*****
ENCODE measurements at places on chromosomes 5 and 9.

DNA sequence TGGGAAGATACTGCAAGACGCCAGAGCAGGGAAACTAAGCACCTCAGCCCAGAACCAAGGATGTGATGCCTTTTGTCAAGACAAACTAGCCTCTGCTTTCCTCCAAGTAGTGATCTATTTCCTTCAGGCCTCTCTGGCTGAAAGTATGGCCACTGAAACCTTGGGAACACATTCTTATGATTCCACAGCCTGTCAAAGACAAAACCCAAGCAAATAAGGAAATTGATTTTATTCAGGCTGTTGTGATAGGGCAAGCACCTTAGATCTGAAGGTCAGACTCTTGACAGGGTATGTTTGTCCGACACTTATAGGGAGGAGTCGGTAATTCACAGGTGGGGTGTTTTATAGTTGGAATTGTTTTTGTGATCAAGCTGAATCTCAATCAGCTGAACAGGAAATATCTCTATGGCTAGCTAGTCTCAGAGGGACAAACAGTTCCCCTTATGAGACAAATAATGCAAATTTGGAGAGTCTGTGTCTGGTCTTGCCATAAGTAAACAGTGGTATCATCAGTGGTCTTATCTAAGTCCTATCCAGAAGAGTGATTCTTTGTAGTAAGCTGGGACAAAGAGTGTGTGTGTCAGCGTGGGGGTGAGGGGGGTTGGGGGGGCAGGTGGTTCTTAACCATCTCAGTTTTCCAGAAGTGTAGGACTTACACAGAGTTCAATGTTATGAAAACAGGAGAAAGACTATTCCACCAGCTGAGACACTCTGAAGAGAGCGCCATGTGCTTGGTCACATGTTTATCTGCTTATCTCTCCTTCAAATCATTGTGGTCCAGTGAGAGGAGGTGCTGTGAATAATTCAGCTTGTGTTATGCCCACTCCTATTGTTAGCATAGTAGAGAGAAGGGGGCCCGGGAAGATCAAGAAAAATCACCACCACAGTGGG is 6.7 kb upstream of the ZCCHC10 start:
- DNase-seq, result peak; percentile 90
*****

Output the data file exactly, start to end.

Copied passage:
ENCODE measurements at places on chromosomes 5 and 9.

DNA sequence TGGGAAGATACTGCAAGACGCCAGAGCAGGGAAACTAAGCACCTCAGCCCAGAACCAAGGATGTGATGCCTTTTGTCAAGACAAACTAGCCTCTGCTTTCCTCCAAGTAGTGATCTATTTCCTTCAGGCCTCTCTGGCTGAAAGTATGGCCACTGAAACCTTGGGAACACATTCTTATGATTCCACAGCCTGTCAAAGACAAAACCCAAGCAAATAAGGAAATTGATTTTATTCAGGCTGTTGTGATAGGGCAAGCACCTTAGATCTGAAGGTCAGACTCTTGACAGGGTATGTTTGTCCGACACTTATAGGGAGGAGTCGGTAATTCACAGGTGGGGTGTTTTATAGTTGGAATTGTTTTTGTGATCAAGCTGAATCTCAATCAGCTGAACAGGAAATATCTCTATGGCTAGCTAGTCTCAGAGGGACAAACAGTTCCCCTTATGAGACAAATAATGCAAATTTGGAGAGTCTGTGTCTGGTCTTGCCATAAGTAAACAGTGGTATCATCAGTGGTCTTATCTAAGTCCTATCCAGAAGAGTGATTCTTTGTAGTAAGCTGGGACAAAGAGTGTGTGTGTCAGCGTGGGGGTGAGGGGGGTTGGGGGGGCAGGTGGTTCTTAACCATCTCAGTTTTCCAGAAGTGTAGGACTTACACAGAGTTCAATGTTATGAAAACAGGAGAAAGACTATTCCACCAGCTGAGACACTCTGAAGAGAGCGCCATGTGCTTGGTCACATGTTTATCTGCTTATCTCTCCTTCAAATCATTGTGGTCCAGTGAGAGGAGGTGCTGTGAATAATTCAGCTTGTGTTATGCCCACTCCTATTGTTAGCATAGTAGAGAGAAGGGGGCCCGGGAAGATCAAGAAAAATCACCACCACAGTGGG is 6.7 kb upstream of the ZCCHC10 start:
- DNase-seq, result peak; percentile 90